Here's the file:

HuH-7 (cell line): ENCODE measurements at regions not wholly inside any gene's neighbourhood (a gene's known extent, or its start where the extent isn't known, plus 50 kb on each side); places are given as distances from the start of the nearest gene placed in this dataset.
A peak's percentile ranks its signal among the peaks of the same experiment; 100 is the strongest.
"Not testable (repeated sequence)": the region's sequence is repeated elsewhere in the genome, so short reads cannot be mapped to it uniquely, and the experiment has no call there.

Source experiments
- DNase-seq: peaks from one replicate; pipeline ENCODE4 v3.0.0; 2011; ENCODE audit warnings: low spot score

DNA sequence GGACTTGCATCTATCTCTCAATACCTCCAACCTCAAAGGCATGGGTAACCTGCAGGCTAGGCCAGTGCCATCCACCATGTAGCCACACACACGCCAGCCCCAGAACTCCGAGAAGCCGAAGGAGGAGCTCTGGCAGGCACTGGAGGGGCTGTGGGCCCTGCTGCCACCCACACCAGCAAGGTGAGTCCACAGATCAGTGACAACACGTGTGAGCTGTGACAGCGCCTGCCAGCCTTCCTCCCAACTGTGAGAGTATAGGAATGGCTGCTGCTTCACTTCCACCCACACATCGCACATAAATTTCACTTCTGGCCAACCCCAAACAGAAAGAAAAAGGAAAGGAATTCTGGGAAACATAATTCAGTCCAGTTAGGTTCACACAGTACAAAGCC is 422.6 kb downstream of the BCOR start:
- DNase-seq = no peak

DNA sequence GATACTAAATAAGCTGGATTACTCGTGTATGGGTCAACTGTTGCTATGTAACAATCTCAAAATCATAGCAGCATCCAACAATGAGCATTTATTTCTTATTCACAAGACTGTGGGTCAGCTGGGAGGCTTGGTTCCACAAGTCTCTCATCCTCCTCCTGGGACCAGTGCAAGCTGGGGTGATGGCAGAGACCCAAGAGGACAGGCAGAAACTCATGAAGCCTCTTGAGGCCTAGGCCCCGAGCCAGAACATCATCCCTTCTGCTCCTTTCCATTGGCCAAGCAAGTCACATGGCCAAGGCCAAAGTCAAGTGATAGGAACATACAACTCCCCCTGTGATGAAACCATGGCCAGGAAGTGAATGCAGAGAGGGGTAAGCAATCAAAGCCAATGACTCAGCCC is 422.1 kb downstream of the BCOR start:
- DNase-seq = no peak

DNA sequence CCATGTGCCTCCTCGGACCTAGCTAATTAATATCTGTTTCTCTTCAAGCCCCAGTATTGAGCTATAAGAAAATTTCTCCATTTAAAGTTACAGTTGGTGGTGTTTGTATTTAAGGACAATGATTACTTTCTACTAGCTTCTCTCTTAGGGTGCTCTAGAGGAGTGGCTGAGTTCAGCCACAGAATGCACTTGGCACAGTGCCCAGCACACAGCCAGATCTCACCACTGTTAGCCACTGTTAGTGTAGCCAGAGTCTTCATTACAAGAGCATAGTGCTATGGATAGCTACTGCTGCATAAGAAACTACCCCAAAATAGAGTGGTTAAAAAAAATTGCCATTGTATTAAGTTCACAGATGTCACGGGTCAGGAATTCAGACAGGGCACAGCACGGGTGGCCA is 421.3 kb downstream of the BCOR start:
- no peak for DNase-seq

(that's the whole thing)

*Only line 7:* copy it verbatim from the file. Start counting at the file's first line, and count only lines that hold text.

- DNase-seq = no peak